Paris Theaters Overview

Folies Bergere - Theater in Paris

As in any major city, Paris theaters run the gamut from gritty little black box spots known for independent fringe productions to major houses hosting huge traveling shows to kitsch-packed madness made just for tourists (think anything having to do with Moulin Rouge).

Luckily, there’s a little bit of just about everything spread all over town. Those looking to check out some of the bigger productions of Paris theater will fare well on the Champs-Élysées, where major players like Théâtre Marigny and the Théâtre des Champs-Élysées (which is strangely located nearby on avenue Montaigne, not on Champs-Élysées) feature packed calendars of plays with big French stars on the roster.

Many of the theaters in Paris are housed in incredible historic buildings, though few can compete with The Comédie-Française, which was originally founded by a decree of Louis XIV in 1680. Although Comédie-Française’s “new” building went up in 1799, it has remained a treasure of Paris theater for centuries, and the names of nearly all the great actors and dramatists of France have been associated with Comédie-Française.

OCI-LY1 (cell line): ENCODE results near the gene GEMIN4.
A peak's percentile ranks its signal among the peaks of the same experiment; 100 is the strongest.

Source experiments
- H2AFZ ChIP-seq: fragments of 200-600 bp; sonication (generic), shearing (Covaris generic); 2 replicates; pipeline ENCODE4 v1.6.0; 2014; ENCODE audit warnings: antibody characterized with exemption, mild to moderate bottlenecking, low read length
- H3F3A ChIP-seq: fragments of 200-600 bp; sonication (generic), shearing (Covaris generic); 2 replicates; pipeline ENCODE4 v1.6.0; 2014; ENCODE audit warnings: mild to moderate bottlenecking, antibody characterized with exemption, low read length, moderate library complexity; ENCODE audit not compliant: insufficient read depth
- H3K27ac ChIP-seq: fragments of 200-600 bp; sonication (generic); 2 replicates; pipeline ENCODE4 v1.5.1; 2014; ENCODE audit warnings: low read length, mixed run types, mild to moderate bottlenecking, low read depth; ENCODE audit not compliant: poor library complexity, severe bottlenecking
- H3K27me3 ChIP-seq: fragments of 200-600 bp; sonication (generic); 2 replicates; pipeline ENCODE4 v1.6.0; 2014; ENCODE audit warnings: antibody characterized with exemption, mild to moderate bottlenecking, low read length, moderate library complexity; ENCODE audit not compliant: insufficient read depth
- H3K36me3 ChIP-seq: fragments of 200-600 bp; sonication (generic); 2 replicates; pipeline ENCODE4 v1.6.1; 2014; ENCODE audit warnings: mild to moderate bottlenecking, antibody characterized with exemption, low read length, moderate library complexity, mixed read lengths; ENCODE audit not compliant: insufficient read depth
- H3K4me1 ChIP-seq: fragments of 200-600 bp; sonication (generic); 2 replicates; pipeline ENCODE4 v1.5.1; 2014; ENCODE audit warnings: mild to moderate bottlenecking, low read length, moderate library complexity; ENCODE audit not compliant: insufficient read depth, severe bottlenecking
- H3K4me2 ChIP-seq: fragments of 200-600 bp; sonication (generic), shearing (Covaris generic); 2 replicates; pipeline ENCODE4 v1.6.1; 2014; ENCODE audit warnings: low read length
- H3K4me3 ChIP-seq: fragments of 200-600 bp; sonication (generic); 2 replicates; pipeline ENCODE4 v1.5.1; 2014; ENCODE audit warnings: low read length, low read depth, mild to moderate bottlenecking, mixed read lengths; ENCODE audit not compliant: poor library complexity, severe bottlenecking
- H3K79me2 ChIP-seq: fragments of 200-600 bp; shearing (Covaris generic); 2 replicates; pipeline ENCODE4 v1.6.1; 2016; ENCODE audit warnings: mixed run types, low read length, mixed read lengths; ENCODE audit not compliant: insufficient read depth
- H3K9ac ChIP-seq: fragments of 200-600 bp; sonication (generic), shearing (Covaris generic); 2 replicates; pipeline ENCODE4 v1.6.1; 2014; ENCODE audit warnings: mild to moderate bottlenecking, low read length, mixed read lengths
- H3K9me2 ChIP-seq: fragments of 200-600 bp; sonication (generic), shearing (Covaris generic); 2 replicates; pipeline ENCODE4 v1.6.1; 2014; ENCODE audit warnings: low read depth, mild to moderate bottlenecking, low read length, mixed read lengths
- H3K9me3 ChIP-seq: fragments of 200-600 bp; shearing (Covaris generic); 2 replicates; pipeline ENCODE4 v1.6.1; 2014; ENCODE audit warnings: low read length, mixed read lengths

Yet that’s barely the tip of the iceberg of all the great theaters in Paris. Théâtre de la Renaissance, for example, was managed for a time by the famed Sarah Bernhardt, and big-name stars frequently perform there to this day. Odéon-Théâtre de l'Europe focuses mostly on pan-European productions, while Café de la Gare is a great spot to sample what the French call café-théâtre, which combines satire, variety revue, and slapstick, all performed in a café salon.

From drama and dance at the Théâtre National de Chaillot to the complex of five multi-faceted theaters at La Cartoucherie, the theaters of Paris can make even the most devout Broadway lovers feel at home…so long as they speak French.

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